Letter to Elbridge Gerry

Thomas Jefferson

Philadelphia, PA

January 26, 1799

My Dear Sir,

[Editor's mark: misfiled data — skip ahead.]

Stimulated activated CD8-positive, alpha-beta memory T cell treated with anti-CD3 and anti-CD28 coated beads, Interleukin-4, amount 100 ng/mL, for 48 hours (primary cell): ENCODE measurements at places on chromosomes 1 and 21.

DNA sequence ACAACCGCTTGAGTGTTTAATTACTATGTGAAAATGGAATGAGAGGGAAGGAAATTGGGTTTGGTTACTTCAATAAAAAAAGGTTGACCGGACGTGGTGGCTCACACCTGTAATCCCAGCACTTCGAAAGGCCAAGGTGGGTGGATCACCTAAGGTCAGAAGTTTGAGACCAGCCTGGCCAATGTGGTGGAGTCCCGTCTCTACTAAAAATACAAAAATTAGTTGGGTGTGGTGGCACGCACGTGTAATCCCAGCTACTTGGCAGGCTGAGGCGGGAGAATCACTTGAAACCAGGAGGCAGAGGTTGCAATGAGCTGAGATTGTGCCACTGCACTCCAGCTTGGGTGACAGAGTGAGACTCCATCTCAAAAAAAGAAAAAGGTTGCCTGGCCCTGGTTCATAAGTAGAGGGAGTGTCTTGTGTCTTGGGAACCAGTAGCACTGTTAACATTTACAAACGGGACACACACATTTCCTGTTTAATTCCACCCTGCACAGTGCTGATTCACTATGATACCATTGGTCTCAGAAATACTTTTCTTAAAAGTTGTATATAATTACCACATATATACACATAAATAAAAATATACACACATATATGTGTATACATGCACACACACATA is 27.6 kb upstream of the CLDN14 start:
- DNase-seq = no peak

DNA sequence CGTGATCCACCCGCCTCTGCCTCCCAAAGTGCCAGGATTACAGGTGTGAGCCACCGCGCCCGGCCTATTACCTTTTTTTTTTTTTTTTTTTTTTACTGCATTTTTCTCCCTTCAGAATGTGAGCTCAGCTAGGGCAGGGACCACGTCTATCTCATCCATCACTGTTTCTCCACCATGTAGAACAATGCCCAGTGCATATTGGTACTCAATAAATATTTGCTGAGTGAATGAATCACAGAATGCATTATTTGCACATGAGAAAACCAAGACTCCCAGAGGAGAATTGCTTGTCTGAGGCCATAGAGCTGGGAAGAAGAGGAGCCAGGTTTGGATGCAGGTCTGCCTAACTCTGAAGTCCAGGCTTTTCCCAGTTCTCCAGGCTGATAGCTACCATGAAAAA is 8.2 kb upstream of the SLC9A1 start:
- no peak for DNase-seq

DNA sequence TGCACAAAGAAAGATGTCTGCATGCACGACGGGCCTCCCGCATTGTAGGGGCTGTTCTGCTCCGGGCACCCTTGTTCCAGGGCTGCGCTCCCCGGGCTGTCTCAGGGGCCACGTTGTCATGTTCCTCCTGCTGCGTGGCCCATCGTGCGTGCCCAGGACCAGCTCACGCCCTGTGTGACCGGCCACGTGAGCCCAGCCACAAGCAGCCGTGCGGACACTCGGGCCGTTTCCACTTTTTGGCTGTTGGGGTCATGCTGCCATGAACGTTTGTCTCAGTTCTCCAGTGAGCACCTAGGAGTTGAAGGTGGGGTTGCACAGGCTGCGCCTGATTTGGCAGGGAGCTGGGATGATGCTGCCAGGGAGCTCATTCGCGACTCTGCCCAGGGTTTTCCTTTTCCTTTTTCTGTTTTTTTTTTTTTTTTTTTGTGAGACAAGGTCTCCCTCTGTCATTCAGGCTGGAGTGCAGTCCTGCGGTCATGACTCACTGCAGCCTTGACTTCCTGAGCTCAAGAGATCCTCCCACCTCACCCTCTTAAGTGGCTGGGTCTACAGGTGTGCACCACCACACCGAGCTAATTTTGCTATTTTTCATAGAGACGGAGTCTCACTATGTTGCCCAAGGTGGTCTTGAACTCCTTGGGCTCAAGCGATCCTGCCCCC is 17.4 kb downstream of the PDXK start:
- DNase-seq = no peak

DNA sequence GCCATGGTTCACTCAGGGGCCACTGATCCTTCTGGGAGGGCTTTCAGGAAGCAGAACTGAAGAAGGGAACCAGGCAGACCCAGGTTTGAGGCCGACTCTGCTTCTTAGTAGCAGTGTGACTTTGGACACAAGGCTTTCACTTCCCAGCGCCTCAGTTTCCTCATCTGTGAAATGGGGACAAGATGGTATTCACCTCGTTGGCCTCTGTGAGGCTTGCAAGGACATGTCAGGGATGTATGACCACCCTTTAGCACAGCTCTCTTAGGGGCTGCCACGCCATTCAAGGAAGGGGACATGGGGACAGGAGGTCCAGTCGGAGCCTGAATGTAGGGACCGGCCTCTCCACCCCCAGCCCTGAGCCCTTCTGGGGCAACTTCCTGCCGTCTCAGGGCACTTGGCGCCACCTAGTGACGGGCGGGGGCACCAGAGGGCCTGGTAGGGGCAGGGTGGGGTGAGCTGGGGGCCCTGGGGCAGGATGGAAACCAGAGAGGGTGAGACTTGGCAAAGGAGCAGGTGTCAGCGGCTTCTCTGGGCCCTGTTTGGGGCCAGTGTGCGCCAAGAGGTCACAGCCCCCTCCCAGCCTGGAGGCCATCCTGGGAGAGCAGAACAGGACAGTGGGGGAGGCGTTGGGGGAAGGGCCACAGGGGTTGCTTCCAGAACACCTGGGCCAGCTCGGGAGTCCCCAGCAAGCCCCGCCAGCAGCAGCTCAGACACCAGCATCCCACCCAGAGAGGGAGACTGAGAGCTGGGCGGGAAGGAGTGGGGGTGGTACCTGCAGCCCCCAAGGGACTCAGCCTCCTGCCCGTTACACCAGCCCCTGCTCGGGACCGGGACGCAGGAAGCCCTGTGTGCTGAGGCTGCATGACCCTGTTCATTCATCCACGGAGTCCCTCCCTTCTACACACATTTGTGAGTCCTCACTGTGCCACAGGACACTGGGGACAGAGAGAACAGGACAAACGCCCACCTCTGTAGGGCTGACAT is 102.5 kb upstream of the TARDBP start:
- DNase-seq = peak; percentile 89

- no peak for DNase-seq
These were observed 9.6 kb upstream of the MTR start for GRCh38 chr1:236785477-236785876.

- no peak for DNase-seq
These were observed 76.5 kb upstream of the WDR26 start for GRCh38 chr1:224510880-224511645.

Your favor of Nov. 12 was safely delivered to me by Mr. Binney, but not till Dec. 28, as I arrived here only three days before that date. It was received with great satisfaction. Our very long intimacy as fellow-laborers in the same cause, the recent expressions of mutual confidence which had preceded your mission, the interesting course which that had taken, & particularly & personally as it regarded yourself, made me anxious to hear from you on your return. I was the more so too, as I had myself during the whole of your absence, as well as since your return, been a constant butt for every shaft of calumny which malice & falsehood could form, & the presses, public speakers, or private letters disseminate. One of these, too, was of a nature to touch yourself; as if, wanting confidence in your efforts, I had been capable of usurping powers committed to you, & authorizing negociations private & collateral to yours. The real truth is, that though Dr Logan, the pretended missionary, about 4. or 5. days before he sailed for Hamburgh, told me he was going there, & thence to Paris, & asked & received from me a certificate of his citizenship, character, & circumstances of life, merely as a protection, should he be molested on his journey, in the present turbulent & suspicious state of Europe, yet I had been led to consider his object as relative to his private affairs; and tho’, from an intimacy of some standing, he knew well my wishes for peace and my political sentiments in general, he nevertheless received then no particular declaration of them, no authority to communicate them to any mortal, nor to speak to any one in my name, or in anybody’s name, on that, or on any other subject whatever; nor did I write by him a scrip of a pen to any person whatever. This he has himself honestly & publicly declared since his return; & from his well-known character & every other circumstance, every candid man must perceive that his enterprise was dictated by his own enthusiasm, without consultation or communication with any one; that he acted in Paris on his own ground, & made his own way. Yet to give some color to his proceedings, which might implicate the republicans in general, & myself particularly, they have not been ashamed to bring forward a suppositious paper, drawn by one of their own party in the name of Logan, and falsely pretended to have been presented by him to the government of France; counting that the bare mention of my name therein, would connect that in the eye of the public with this transaction. In confutation of these and all future calumnies, by way of anticipation, I shall make to you a profession of my political faith; in confidence that you will consider every future imputation on me of a contrary complexion, as bearing on its front the mark of falsehood & calumny.